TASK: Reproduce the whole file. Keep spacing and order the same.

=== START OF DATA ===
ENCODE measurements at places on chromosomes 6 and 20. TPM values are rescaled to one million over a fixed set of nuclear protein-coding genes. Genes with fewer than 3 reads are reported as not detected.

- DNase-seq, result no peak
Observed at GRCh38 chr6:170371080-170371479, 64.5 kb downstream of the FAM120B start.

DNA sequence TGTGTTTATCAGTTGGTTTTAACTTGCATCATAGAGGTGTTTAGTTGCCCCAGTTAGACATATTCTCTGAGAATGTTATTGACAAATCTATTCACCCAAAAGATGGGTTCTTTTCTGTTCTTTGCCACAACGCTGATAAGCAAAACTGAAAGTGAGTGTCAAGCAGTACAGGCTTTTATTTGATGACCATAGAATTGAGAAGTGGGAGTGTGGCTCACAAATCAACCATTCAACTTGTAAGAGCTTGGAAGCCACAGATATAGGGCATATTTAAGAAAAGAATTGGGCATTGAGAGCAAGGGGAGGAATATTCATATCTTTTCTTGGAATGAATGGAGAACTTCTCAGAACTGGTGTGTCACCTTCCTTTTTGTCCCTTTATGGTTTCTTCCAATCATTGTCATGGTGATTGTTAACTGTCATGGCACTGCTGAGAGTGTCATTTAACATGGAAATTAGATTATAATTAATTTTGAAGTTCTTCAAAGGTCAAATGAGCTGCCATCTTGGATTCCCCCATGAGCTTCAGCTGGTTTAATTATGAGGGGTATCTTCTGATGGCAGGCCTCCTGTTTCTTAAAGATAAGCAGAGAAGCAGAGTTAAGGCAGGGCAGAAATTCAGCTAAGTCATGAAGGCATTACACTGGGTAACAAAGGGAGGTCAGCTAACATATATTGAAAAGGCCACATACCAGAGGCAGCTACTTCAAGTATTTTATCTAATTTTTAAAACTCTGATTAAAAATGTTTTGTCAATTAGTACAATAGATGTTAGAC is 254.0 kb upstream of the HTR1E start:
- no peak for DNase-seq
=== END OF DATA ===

ENCODE measurements at places on chromosomes 6 and 20. TPM values are rescaled to one million over a fixed set of nuclear protein-coding genes. Genes with fewer than 3 reads are reported as not detected.

- DNase-seq, result no peak
Observed at GRCh38 chr6:170371080-170371479, 64.5 kb downstream of the FAM120B start.

DNA sequence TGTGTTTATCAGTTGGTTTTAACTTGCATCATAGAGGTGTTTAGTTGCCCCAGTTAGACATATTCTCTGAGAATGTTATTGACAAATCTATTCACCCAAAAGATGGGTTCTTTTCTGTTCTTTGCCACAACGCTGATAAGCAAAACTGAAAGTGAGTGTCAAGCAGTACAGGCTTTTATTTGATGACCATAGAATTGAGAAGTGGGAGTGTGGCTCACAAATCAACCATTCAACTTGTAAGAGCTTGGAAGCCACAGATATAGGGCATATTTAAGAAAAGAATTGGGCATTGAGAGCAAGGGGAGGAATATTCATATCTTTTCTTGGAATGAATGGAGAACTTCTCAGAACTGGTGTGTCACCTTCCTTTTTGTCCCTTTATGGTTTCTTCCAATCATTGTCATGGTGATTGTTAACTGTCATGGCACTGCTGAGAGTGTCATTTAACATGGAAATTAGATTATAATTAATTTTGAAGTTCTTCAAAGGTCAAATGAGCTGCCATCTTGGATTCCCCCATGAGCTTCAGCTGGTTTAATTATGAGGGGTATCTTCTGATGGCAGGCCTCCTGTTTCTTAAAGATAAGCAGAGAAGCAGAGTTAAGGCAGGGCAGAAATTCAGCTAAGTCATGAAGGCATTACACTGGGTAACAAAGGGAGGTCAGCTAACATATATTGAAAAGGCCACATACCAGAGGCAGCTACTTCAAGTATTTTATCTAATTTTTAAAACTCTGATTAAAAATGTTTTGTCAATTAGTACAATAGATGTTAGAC is 254.0 kb upstream of the HTR1E start:
- no peak for DNase-seq